Well the ShaiCrew Asylum isn't nearly as populated as the Redbrick Mental Institute (yet), but here's my top bar hive. I tried get a few pictures that kind of show the differences.
So a top bar hive is a single, long box usually with foundationless (as opposed to the foundation in Lost&Confused's pictures) bars across the top, from which the bees build their own comb. The bees naturally build their brood comb toward the front of the hive (toward the left side of the photo) and their honeycomb toward the back. Honeycomb is wider than brood comb, so spaces are inserted between the bars toward the back to give the bees enough space to build the wider comb and still stay centered on each bar.
Here's a picture with the roofs removed:
And a bar that hasn't yet had comb built on it, turned upside down so you can see what it looks like.
The piece on the side of the hive is removable, with a glass window to do a quick check without opening the hive. Helps catch wayward comb building before it gets too far.
Here's a single comb, pulled from the hive. Everything hanging from the wooden bar is comb built from scratch by the bees to their own design, which honestly I find to be completely amazing.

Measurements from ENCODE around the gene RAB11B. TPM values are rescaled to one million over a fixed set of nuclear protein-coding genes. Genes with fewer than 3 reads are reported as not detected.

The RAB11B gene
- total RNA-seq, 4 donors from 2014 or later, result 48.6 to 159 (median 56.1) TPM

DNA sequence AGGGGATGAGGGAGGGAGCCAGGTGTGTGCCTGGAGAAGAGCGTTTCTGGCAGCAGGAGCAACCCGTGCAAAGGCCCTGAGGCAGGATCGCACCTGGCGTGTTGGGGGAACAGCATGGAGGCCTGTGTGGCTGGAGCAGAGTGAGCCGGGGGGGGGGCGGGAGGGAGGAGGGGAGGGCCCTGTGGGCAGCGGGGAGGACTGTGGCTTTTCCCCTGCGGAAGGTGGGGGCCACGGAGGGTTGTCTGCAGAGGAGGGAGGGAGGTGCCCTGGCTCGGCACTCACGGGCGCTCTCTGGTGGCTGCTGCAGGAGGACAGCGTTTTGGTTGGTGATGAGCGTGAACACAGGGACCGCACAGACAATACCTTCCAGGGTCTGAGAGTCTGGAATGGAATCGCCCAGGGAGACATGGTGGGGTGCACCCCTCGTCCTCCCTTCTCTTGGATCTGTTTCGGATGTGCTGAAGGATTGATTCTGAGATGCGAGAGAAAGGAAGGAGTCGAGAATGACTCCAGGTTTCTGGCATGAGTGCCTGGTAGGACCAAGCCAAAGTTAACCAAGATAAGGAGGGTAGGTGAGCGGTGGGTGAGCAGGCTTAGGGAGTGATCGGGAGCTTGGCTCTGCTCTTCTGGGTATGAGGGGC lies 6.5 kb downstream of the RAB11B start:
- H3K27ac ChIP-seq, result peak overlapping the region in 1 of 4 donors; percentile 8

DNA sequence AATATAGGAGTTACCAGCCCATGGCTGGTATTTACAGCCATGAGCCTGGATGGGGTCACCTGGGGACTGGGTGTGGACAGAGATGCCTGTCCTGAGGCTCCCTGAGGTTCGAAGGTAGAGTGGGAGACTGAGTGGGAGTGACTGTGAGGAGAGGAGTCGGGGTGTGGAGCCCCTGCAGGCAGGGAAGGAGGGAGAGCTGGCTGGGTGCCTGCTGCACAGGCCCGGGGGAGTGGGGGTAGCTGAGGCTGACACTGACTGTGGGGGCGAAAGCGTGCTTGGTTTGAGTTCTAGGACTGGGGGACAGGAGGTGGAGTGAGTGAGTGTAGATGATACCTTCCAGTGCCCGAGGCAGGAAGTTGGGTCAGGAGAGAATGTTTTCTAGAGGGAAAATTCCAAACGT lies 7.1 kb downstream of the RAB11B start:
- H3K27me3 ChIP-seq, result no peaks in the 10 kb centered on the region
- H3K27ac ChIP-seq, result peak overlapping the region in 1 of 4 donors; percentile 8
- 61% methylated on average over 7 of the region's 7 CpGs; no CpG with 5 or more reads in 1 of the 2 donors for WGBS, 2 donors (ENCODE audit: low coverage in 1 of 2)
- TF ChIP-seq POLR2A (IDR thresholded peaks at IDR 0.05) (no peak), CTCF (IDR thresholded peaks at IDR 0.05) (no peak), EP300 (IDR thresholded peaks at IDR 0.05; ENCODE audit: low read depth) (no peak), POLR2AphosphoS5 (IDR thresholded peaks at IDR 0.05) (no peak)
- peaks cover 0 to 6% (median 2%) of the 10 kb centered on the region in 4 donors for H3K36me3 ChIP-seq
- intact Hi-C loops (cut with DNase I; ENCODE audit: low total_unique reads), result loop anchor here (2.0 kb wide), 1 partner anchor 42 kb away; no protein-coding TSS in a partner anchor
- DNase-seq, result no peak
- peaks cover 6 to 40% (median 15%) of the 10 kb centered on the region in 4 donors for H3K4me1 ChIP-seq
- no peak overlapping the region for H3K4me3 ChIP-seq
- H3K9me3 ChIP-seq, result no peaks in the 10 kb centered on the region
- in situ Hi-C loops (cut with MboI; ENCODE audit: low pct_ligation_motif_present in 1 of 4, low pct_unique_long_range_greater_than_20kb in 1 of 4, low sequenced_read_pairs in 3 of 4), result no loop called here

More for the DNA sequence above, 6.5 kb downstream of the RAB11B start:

Here's a piece of brood comb. The queen is located in the center, facing 12 o'clock surrounded by attendants. The cells immediately below her are worker brood cells. The bigger ones on the outer edge that look like Kix cereal are drone cells.
Here is a piece of empty comb just to admire the coolness of it, ha. Most of the bees here are workers, but there are at least four drones too: one in the middle right, one in the upper left, one has just his head showing on the left edge, and one with just the left half of his body showing on the bottom edge. They are substantially bigger than the workers, with large eyes that meet on the tops of their heads.
And here's brood comb with uncapped larva (in the cells, the white circles at the bottom). The workers feed the larva until they pupate, then seal the cells closed until the metamorphosed bees chew their own way out.
Last photo, the two torn cells are newly formed worker bees breaking out of their cells.